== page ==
The Flack highlights changes and trends in the news, examples of communications practices, and content we at BYRNE PR thought you might find useful.
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Ellen DeGeneres Loses 1 Million Viewers After Apology for Toxic Workplace — A toxic workplace is never a good thing, but a tone-deaf apology can make things much, much worse. Ever since Ellen DeGeneres’ toxic workplace scandal last year, her show has reportedly taken a significant hit in the ratings — losing more than one million viewers since September, when Ellen opened the new season with an apology over accusations of a toxic work environment. The decline has come at a time when workplace behavior, in Hollywood and elsewhere, has come under intense scrutiny against a backdrop of protest and social change. This story from The New York Times reviews Ellen’s apology and fall from grace.
Does Your Office Have a Jargon Problem? — Jargon is everywhere. It’s in every office, every Zoom and every business conversation. And it seems to be getting worse. Workplace jargon is a staple of the modern organization. People love to complain about jargon, saying it’s unnecessary, empty, pretentious or hard to understand. Many industry and government leaders criticize it or have even tried to regulate its use. Despite these complaints, jargon continues to thrive in most professions. But, if jargon is so disliked, why is it so common? Harvard Business Review takes a deep dive and explains ways to begin eliminating jargon in your workplace.
Public Speaking Advice You’ve Never Heard Before, From The ‘Anti-Speech Writer’ — Susie Ashfield is a trained actor and one of the U.K.’s youngest speech coaches for CEOs and brands all over the world. After years of waitressing, Ashfield entered the corporate world and noticed even top executives had a difficult time with public speaking, often making things uncomfortable for both them and their audience. Because of her background in acting, Ashfield would receive requests for help from execs ahead of speeches and presentations—and soon enough, she was making a living out of bridging the gap between performance art and the corporate environment. Here are her five best (and most unconventional) pieces of advice for anyone who wants to look good, feel good and sound good the next time they find themselves in front of an audience.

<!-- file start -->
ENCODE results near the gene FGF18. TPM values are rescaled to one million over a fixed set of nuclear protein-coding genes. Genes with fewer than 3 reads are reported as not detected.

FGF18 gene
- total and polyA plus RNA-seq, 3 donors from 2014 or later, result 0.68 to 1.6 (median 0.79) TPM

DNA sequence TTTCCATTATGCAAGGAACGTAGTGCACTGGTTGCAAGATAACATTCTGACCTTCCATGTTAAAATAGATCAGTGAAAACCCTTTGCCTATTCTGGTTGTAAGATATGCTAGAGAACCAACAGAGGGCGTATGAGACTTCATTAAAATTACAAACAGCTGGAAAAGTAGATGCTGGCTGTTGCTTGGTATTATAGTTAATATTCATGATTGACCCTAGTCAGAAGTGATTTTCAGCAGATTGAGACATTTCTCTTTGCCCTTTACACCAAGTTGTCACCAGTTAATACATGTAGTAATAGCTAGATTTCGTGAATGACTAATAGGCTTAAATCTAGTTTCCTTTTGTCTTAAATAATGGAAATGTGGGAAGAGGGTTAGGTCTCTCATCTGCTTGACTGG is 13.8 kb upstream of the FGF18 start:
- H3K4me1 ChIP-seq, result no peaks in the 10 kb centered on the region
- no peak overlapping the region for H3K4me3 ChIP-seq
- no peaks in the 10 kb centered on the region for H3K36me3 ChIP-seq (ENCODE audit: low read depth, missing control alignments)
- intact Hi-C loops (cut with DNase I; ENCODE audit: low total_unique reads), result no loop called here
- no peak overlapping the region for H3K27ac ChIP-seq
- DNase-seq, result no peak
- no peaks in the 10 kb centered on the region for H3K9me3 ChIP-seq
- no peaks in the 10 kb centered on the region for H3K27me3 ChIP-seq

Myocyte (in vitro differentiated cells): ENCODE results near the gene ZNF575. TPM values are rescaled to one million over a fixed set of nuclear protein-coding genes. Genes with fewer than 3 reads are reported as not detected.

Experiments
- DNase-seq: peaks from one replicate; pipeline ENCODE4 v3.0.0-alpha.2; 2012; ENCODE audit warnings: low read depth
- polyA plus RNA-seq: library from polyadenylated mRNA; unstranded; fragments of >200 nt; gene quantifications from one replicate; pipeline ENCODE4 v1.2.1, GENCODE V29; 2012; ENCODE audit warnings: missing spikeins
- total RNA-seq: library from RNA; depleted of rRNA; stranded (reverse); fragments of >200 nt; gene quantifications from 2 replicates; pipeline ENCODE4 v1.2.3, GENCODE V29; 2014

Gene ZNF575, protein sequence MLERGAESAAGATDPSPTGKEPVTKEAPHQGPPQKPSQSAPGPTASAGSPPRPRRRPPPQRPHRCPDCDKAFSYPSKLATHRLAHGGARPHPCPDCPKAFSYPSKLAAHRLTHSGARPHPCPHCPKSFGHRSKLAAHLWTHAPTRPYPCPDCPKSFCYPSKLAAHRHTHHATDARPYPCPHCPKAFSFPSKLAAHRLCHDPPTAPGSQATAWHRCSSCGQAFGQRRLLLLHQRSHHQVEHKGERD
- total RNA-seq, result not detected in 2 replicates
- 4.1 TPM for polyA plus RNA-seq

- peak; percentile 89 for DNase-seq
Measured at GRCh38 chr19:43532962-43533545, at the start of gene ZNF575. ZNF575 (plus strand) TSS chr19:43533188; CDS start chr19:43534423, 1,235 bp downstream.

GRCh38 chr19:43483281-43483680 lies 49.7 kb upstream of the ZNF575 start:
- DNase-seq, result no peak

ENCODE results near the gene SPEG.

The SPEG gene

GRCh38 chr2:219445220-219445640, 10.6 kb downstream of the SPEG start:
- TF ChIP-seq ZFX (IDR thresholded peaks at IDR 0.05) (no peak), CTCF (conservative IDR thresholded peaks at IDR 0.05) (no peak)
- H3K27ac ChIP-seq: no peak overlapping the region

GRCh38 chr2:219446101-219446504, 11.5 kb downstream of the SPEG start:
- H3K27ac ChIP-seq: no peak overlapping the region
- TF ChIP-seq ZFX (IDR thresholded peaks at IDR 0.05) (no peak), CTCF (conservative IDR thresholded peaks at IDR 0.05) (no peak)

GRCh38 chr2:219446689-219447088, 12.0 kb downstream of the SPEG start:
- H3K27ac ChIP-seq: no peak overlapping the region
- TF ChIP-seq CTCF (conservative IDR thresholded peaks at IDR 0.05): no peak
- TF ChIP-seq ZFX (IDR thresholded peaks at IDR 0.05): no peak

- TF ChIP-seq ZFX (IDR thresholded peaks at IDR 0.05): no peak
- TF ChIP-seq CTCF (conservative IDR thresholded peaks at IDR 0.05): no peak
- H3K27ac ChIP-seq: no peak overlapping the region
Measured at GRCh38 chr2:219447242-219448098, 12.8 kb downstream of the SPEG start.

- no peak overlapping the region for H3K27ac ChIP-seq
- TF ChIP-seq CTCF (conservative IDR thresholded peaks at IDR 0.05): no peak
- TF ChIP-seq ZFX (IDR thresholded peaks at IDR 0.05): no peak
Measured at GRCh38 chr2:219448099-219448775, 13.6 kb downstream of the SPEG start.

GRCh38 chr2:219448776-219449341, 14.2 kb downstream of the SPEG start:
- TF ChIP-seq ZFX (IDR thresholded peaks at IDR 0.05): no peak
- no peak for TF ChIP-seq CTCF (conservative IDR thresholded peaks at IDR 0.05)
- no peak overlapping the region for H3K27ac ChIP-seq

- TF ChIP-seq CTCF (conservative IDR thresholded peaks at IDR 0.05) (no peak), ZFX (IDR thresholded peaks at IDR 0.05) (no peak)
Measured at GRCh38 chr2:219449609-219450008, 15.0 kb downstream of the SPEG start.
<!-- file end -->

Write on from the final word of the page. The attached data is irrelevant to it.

50-Cent Words Are No Bargain — Like jargon, 50-cent words and unnecessarily complicated language are everywhere. Sports announcers will refer to an 89-85 score as a 4-point “differential” when “difference” or “lead” would have done just fine. Journalists will use “replicate,” when “duplicate” or “copy” would have been as effective. The same people are also likely to reach for replicate’s hazy neighbor “recalibrate,” when what they have in mind is usually nothing more than “reconsider.” Why are people, especially many who make their living through the use of language, attracted by these and so many other hollow words? This quick read (or 6-minute listen) from The Wall Street Journal digs into the consequences of this trend.
Feed Your Head: 11 Common Grammar Mistakes That Make You Look Dumb
: one who provides publicity
: to act as a press agent or promoter for something
The word flack was first used as a noun meaning “publicity agent” during the late 1930s. According to one rumor, the word was coined in tribute to a well-known movie publicist of the time, Gene Flack.